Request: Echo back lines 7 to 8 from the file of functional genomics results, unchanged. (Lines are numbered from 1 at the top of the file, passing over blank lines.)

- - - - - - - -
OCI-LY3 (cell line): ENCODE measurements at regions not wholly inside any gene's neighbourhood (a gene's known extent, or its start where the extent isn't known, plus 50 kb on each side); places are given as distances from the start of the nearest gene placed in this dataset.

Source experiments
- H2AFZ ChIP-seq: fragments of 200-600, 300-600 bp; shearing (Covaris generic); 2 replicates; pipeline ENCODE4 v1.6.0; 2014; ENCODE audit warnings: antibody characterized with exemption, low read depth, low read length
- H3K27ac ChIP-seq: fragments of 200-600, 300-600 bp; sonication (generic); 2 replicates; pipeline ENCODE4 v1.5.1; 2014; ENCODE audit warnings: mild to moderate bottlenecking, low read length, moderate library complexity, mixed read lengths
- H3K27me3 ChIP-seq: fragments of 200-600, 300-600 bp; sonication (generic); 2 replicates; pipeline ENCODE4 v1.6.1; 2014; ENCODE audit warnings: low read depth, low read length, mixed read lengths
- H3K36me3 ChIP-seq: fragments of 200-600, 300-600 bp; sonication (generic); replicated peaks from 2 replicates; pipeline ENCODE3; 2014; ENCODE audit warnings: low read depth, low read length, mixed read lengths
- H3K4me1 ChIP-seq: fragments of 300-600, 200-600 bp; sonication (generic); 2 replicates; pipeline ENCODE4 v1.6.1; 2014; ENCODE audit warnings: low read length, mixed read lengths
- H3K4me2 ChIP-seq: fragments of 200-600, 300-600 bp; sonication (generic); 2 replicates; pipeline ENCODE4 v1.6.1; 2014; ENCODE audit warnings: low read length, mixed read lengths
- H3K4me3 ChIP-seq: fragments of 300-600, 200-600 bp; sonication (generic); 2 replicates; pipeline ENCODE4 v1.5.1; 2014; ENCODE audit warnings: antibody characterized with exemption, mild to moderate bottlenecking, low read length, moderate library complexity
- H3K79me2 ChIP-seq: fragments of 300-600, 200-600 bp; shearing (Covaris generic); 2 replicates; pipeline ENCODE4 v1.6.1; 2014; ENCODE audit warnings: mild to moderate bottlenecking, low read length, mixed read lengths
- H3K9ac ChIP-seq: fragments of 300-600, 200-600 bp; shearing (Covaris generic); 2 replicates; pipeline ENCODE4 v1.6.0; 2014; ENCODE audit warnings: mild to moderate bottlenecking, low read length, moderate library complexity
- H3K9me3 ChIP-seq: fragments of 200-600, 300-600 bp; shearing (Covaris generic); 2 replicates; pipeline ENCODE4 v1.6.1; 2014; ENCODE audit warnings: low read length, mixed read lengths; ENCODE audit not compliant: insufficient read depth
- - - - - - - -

- H3K4me1 ChIP-seq: fragments of 300-600, 200-600 bp; sonication (generic); 2 replicates; pipeline ENCODE4 v1.6.1; 2014; ENCODE audit warnings: low read length, mixed read lengths
- H3K4me2 ChIP-seq: fragments of 200-600, 300-600 bp; sonication (generic); 2 replicates; pipeline ENCODE4 v1.6.1; 2014; ENCODE audit warnings: low read length, mixed read lengths